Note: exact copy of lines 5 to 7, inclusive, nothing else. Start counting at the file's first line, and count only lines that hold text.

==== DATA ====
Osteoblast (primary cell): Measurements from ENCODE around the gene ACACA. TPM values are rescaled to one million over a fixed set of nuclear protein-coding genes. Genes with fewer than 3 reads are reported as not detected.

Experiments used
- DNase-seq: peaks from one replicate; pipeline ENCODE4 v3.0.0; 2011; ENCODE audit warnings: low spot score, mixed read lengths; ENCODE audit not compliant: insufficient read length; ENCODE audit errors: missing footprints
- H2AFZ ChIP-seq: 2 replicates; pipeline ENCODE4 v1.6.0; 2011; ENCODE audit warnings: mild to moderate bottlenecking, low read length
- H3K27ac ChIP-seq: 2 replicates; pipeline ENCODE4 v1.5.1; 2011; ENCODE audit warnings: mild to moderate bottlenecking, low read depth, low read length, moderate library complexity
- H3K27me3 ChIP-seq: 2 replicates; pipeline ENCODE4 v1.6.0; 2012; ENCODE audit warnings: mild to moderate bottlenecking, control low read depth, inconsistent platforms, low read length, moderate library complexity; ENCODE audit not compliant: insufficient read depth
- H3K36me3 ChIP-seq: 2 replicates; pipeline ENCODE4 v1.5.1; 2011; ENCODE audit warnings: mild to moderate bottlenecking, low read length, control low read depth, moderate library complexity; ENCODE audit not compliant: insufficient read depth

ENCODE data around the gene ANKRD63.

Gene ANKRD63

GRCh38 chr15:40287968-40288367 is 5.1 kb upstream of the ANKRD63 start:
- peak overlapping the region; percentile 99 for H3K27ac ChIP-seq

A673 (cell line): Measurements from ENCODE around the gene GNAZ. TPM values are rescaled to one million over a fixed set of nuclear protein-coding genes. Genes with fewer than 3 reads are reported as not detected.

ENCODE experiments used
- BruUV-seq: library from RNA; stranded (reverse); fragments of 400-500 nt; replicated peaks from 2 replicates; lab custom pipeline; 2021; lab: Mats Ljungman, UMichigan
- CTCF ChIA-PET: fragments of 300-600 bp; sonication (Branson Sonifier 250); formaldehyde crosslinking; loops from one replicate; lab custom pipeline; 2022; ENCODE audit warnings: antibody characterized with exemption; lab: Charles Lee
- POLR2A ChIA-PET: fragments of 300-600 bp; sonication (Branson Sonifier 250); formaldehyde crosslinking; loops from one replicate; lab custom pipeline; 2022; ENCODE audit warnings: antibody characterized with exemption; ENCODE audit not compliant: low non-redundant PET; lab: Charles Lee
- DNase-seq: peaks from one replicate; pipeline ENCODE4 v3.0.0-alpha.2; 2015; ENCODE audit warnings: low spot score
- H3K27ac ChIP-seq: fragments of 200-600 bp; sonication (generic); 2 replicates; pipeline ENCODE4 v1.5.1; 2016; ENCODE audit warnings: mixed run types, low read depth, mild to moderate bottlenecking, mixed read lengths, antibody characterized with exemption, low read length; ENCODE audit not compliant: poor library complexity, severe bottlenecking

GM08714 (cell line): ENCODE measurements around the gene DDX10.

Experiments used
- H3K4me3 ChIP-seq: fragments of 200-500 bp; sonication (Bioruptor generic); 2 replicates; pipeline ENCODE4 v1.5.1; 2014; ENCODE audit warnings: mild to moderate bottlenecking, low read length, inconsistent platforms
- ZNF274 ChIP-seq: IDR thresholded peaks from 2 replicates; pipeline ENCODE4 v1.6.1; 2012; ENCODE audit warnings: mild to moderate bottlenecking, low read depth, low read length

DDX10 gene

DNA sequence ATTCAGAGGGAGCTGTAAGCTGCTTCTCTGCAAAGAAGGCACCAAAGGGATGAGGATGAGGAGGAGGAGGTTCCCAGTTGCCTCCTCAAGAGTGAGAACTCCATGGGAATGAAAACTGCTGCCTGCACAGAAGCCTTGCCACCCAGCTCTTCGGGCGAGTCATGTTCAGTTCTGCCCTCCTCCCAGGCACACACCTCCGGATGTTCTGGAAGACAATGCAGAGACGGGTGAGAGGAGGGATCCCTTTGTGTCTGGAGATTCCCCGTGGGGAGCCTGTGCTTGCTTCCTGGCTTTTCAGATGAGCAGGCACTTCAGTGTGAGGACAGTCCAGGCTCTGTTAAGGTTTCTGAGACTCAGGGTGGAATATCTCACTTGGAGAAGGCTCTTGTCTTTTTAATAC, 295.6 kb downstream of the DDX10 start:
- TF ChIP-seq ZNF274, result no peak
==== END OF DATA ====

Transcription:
- H3K27ac ChIP-seq: 2 replicates; pipeline ENCODE4 v1.5.1; 2011; ENCODE audit warnings: mild to moderate bottlenecking, low read depth, low read length, moderate library complexity
- H3K27me3 ChIP-seq: 2 replicates; pipeline ENCODE4 v1.6.0; 2012; ENCODE audit warnings: mild to moderate bottlenecking, control low read depth, inconsistent platforms, low read length, moderate library complexity; ENCODE audit not compliant: insufficient read depth
- H3K36me3 ChIP-seq: 2 replicates; pipeline ENCODE4 v1.5.1; 2011; ENCODE audit warnings: mild to moderate bottlenecking, low read length, control low read depth, moderate library complexity; ENCODE audit not compliant: insufficient read depth